This edition of our series “Consultants tell their stories” features Nico Bracke, Senior Automotive Project Manager at Pauwels Consulting. Nico is passionate about cars and he has more than 20 years' experience in the automotive industry. Nico combines his passion with his work. An inspiring story about an enthusiastic colleague!
Nico, can you tell us more about yourself?
After my education in industrial electromechanical engineering, I started working in a technical-commercial position. This was a conscious choice, because I wanted to combine my technical training with a strong social component. After all, I love working with people. It really appeals to me. I really love helping clients. I prefer helping my clients personally but I don’t mind referring my clients to someone else who can help them if I can’t. To me, the customer always comes first.
How did you get involved in the automotive industry?
I made the shift to the automotive industry early on in my career. I started with one of the suppliers of a major car manufacturer and ended up working for the car manufacturer itself. I’ve always had a passion for cars, so that was a bonus. Gradually I specialized in site management; it was my job to prepare the factory for the arrival of new cars. This always happened at quieter times: at night, during weekends and holidays.
“I’ve been fortunate to work in performance-oriented rather than time-oriented work environments.”
That seems like an intensive job!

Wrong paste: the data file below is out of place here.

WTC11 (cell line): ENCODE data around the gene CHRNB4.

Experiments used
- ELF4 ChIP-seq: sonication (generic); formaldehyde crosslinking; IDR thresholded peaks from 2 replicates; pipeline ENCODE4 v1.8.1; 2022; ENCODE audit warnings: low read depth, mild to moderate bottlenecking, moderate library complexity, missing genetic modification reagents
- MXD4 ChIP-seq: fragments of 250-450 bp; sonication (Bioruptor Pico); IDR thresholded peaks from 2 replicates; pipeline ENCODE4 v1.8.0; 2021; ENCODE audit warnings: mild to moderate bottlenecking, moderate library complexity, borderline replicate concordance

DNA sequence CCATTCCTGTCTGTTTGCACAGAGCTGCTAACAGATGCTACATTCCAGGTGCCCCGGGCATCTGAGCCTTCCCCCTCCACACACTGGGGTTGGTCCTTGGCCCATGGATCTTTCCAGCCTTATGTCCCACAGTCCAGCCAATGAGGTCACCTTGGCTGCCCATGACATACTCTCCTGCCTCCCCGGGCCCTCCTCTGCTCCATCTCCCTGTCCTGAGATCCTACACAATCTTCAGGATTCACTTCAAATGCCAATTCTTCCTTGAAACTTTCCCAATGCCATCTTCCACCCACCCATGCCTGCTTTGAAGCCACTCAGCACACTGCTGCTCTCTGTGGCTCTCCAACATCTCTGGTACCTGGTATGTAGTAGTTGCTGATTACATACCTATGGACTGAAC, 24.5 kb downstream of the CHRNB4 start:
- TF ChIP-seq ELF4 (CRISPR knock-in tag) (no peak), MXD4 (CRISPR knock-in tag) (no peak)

Indeed it was. Between 2003 and 2008 I worked an average of 35 weekends per year, as well as all regular holidays. But this was counterbalanced with flexible working hours. I’ve been fortunate to be able to work in performance-oriented, rather than time-oriented work environments. This way I could balance my professional life and my private life. On average I accumulated ten weeks overtime each year. Obviously I could not claim all of this overtime. That’s why I could often stay at home a few days during the week. In practice, however, I often had to give a presentation on Monday, start planning for the next week on Tuesday and Wednesday, and have meetings to plan the weekend’s work on Thursday and Friday.
“My work feels like a hobby to me.”
Did the workload ever get you down?
No. My work feels like a hobby to me. I’ve always been obsessed with cars. Before my marriage and the birth of our children I bought and restored six vintage cars with a friend – mostly American Chevrolet Impalas from ’77: cars with big engines. We were working on our cars whenever we could. We made them fancier and better and we used them for ceremonies such as weddings. Now we are selling our cars one by one because we don’t have time to look after them any more.
What else do you do in your free time?
Besides my passion for vintage cars, I have a passion for fast cars. I spend as much time as possible on the race track. I love karting and I love to race on race tracks such as the Circuit Zolder. I love to race with friends. It’s a great way to relax after a long day, or a period of hard work. I also volunteer for ANVASPORT, an association dedicated to enabling sports for people with physical disabilities. What you get back from such volunteering work is priceless.
How did you get in touch with Pauwels Consulting?
Pauwels Consulting contacted me in 2013 regarding an opening at a truck manufacturer. At first I could not accept this offer; I was still working for my previous employer on a project in the final stages before delivery. But at one point the situation became urgent: someone had to jump in immediately. So I jumped.